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Property fraud on the rise
South Africa - IolProperty
Property fraud is on the rise and buyers and sellers should be extra vigilant

There are different types of property fraud taking place, says Chris Tyson, CEO of Tyson Properties.

A property owner wanting to sell his property may learn an imposter obtained his signature for what he thought was a bank loan, only to find out that the imposter sold his property to a third party.

Then there i?s the problem of purchasers falsifying documents such as pay slips to secure bond approvals. When this is uncovered and a bond approval is retracted, the sale falls through.

In such instances, costs incurred by sellers, estate agents and conveyancers remain unsettled.

Property buyers value lifestyle over value-growth prospects
South Africa - BetterLife
Location, price and security are generally the "big three" for homebuyers, and that will no doubt continue to be the case, but the definition of what makes a great location appears to be changing, says Shaun Rademeyer of BetterLife Home Loans.

"The focus used to be on potential investment returns, and buyers would scramble to buy in areas which had proved themselves to deliver above-average property value growth, or where prices had continued to rise even when the economy was not doing so well.

"Now, however, lifestyle factors are coming to the fore. Buyers will, for example, target a certain school they wish their children to attend and then buy a home close to that school. Or they will choose to buy in an area close to work so they don't have to spend hours commuting, or perhaps in an area that is close to the beach or has a lively nightlife and so offers them great leisure facilities," he notes.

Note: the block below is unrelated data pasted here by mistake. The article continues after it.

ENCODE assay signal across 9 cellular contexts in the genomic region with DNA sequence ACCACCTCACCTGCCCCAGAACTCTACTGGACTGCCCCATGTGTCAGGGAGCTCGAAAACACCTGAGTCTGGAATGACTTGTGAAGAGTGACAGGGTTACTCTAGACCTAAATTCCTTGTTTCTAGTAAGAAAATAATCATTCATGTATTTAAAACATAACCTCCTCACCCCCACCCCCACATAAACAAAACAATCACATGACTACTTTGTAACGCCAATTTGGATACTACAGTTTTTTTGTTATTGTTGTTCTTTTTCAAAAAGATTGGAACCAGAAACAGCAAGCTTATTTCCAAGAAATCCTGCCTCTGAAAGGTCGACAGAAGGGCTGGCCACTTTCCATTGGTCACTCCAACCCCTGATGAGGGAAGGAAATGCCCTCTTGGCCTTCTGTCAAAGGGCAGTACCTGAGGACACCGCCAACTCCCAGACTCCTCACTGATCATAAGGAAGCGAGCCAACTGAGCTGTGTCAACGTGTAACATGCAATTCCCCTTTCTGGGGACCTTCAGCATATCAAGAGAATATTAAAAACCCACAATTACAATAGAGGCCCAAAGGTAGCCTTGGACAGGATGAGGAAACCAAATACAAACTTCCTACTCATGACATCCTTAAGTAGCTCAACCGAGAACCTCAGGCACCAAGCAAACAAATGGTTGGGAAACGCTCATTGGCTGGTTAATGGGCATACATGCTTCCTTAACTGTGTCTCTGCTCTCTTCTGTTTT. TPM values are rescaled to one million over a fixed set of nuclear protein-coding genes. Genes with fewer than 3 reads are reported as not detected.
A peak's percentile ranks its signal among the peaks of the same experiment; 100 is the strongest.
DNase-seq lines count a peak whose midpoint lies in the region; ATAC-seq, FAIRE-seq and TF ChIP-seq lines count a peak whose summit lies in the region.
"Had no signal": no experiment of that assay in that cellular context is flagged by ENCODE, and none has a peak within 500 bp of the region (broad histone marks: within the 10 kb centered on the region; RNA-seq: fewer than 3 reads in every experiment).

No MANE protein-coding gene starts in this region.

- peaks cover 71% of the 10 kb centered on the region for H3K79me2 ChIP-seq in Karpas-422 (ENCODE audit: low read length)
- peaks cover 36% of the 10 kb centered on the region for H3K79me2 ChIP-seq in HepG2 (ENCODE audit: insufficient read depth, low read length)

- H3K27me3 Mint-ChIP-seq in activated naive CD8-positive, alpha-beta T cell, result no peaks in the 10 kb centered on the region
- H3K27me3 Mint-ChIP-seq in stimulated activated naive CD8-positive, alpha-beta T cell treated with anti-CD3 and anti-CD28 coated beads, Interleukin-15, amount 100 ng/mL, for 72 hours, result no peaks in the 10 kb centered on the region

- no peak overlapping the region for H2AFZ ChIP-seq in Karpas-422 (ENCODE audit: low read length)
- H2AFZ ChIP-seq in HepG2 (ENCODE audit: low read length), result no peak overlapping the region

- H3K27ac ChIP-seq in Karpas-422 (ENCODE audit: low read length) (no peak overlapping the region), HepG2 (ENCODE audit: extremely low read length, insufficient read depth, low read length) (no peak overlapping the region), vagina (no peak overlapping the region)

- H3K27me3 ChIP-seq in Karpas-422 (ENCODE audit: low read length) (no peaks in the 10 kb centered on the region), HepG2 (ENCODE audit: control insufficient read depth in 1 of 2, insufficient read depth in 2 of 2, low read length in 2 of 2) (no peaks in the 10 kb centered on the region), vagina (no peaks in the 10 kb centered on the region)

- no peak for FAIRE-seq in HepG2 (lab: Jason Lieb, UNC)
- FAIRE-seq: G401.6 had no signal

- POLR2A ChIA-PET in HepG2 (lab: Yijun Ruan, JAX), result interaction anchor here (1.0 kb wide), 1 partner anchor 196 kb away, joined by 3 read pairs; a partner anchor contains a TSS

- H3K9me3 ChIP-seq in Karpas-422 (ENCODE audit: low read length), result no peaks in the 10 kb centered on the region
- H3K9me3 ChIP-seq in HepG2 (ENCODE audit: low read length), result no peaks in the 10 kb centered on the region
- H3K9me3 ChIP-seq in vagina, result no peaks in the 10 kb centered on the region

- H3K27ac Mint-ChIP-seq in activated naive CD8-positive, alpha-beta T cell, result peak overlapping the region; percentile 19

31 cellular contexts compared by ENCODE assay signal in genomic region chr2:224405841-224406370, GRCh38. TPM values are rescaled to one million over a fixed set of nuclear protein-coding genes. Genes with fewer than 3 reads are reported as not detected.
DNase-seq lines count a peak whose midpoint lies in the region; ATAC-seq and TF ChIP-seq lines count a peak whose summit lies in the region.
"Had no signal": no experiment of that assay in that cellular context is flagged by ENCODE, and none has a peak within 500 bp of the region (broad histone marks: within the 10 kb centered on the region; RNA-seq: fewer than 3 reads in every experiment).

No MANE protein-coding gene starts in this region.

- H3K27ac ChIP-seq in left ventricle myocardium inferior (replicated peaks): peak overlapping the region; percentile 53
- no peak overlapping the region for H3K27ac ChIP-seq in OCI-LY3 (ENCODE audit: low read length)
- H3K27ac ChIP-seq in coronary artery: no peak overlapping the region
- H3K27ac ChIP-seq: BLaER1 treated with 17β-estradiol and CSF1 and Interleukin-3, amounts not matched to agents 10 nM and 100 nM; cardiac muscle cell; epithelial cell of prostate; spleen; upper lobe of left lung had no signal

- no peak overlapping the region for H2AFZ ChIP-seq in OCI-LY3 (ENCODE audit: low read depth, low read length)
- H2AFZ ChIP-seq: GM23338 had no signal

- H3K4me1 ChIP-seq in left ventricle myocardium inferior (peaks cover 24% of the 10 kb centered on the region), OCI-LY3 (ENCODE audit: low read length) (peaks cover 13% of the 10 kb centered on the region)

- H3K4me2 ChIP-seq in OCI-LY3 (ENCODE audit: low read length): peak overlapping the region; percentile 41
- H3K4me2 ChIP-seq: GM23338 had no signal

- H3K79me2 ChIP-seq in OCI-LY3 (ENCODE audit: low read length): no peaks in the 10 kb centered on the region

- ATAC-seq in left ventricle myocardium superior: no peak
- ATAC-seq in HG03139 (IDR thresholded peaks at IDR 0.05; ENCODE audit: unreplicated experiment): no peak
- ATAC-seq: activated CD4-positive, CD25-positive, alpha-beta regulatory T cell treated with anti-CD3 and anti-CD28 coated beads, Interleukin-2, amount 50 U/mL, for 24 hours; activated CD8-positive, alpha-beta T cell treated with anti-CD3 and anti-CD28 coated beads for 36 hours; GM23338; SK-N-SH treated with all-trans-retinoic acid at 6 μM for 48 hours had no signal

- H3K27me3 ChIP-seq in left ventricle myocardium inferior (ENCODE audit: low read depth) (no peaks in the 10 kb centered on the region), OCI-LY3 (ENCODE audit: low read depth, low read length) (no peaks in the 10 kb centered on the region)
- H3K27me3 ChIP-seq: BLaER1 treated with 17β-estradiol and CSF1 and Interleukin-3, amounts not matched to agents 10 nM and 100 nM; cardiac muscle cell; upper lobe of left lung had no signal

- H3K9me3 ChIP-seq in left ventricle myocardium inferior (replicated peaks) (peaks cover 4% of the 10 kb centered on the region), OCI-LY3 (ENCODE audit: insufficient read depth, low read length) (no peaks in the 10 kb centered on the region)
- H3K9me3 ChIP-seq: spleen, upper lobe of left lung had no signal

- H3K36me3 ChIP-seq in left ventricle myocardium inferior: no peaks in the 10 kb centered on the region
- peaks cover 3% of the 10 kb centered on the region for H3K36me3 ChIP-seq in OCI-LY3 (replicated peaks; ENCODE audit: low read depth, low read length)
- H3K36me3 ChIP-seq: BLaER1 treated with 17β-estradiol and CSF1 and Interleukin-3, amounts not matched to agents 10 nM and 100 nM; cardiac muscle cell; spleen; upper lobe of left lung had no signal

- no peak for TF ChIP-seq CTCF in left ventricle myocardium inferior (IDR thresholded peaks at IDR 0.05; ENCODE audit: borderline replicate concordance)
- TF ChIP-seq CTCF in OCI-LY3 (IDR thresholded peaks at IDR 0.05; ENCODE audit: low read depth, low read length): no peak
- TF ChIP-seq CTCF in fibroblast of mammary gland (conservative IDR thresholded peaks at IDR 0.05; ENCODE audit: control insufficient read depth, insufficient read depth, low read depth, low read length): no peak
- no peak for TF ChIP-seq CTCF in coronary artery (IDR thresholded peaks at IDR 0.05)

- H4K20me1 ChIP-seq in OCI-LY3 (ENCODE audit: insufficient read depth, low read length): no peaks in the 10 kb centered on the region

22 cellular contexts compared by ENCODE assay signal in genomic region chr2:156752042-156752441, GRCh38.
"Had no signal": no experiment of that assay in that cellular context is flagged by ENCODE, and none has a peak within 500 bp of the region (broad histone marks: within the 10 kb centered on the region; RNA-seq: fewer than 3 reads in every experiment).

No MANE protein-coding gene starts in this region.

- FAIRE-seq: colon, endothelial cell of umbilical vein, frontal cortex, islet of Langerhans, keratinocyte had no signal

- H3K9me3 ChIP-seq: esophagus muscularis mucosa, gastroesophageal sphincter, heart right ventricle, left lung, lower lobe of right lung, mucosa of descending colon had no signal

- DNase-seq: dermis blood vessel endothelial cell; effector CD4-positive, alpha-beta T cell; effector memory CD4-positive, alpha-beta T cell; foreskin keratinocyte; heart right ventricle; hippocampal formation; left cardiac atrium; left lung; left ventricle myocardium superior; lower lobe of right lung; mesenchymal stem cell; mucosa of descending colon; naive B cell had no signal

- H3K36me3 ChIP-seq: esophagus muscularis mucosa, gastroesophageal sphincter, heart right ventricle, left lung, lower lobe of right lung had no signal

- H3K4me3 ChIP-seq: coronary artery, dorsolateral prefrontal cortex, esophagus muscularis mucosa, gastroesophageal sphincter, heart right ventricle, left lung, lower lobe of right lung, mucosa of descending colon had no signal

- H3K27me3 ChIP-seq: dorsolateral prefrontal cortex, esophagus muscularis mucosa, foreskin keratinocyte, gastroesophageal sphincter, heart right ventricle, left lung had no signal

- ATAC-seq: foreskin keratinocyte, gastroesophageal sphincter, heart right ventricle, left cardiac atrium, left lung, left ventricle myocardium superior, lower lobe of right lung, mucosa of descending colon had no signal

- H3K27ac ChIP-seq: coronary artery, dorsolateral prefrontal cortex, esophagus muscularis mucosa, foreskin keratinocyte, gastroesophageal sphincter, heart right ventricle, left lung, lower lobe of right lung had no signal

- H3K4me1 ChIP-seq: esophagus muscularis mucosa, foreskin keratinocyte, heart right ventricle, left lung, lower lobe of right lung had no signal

Buyers value lifestyle

Cut your price and get the jump on other sellers
South Africa - Rawson
Just about everyone knows now what happens when a home for sale is overpriced – but no-one wants to think that it could happen to them.

“However,” says David Jacobs, northern regions manager for the Rawson Property Group, “the latest statistics from FNB would indicate that at least eight out of 10 home sellers are at risk – unless they are brave enough to acknowledge the problem and take quick action to fix it.

“In fact, the FNB Property Barometer figures show that 88% of home sellers currently are having to drop their asking prices in order to get their properties sold, and that the average drop is 7%.”

What is more, he says, the average time taken to sell a property after it has been listed has risen from 78 days earlier last year to 98 days now – which implies that many sellers are currently putting themselves through almost three more weeks of anxiety before finally reaching the inevitable conclusion that they must either drop their price or take their home off the market because it is not attracting offers.

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